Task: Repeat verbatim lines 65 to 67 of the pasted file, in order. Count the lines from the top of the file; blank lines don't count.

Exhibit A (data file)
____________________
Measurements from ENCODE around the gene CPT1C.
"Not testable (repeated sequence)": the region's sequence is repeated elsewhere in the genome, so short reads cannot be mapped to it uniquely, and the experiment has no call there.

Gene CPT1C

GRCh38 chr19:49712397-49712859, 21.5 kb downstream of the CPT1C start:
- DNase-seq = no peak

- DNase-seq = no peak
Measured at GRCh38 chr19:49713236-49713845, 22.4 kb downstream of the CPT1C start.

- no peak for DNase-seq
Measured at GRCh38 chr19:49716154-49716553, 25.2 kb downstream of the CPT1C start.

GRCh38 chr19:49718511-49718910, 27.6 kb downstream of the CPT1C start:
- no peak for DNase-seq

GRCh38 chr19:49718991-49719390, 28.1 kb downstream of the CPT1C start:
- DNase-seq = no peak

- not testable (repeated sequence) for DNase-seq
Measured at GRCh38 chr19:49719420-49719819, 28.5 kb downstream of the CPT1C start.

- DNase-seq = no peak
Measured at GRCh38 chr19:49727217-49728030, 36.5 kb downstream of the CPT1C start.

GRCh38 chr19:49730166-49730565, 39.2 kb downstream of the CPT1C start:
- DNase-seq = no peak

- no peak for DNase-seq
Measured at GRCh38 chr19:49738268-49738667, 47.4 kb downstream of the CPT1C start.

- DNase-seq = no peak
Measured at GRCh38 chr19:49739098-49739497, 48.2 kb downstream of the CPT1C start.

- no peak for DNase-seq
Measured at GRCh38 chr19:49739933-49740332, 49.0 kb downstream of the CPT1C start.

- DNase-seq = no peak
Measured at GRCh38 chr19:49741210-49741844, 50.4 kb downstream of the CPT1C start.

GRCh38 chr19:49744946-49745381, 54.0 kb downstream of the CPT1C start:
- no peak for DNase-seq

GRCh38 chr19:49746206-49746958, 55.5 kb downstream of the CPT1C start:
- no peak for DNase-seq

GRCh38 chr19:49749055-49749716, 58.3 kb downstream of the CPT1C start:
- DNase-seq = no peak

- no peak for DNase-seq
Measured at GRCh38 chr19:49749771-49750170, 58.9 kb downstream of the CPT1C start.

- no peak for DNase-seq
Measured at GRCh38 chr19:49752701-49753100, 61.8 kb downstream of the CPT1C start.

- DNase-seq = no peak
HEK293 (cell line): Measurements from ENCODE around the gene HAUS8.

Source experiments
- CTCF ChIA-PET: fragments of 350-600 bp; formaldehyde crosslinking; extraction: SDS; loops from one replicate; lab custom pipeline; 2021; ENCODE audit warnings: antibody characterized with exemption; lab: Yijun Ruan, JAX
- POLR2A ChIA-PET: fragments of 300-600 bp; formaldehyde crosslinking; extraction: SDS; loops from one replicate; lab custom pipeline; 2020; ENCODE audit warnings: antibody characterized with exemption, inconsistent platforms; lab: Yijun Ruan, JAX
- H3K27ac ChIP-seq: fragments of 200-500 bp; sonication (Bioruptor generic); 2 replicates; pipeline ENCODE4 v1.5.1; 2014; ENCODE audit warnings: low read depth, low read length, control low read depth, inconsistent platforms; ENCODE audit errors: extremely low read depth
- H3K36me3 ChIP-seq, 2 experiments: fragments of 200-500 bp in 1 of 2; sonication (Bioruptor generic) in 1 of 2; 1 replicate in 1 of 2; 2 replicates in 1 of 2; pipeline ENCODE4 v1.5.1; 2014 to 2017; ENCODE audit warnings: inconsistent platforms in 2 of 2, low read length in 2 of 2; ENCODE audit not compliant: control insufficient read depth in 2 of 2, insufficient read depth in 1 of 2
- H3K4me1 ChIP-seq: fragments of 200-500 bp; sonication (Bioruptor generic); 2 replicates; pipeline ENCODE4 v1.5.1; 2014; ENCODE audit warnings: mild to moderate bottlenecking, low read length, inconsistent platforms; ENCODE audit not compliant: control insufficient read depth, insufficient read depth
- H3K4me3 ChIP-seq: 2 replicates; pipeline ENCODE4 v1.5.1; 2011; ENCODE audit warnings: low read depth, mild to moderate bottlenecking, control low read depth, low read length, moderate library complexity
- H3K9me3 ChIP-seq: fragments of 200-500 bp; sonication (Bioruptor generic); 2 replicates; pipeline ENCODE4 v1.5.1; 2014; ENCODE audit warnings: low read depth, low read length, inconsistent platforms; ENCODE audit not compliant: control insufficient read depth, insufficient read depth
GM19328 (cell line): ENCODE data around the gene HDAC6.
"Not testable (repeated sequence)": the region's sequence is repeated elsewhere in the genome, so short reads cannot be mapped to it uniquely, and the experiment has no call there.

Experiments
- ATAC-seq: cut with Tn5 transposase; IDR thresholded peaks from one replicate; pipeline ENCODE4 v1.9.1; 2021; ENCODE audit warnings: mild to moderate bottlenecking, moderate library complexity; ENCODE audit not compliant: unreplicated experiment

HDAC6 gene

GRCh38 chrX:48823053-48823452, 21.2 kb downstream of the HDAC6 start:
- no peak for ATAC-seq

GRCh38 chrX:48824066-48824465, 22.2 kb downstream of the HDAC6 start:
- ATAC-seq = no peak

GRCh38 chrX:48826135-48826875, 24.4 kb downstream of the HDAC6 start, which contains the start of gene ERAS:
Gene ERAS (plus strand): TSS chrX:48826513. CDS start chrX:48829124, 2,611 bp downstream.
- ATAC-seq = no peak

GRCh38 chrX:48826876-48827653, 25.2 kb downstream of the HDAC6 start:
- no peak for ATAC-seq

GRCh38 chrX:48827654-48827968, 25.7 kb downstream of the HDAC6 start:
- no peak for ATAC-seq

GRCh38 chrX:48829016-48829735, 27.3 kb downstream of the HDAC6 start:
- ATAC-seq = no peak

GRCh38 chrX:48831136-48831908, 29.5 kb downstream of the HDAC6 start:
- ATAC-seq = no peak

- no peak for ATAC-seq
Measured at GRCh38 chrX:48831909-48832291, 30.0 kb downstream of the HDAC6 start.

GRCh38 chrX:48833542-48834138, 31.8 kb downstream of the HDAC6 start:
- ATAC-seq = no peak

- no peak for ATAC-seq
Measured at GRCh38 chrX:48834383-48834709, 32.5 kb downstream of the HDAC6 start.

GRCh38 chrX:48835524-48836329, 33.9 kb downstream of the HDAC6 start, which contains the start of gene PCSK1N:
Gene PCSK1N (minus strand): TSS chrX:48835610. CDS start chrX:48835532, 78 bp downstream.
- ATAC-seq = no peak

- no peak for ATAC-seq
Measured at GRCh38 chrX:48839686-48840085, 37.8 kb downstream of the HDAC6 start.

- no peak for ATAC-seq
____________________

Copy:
- ATAC-seq = no peak

GRCh38 chrX:48831136-48831908, 29.5 kb downstream of the HDAC6 start:
- ATAC-seq = no peak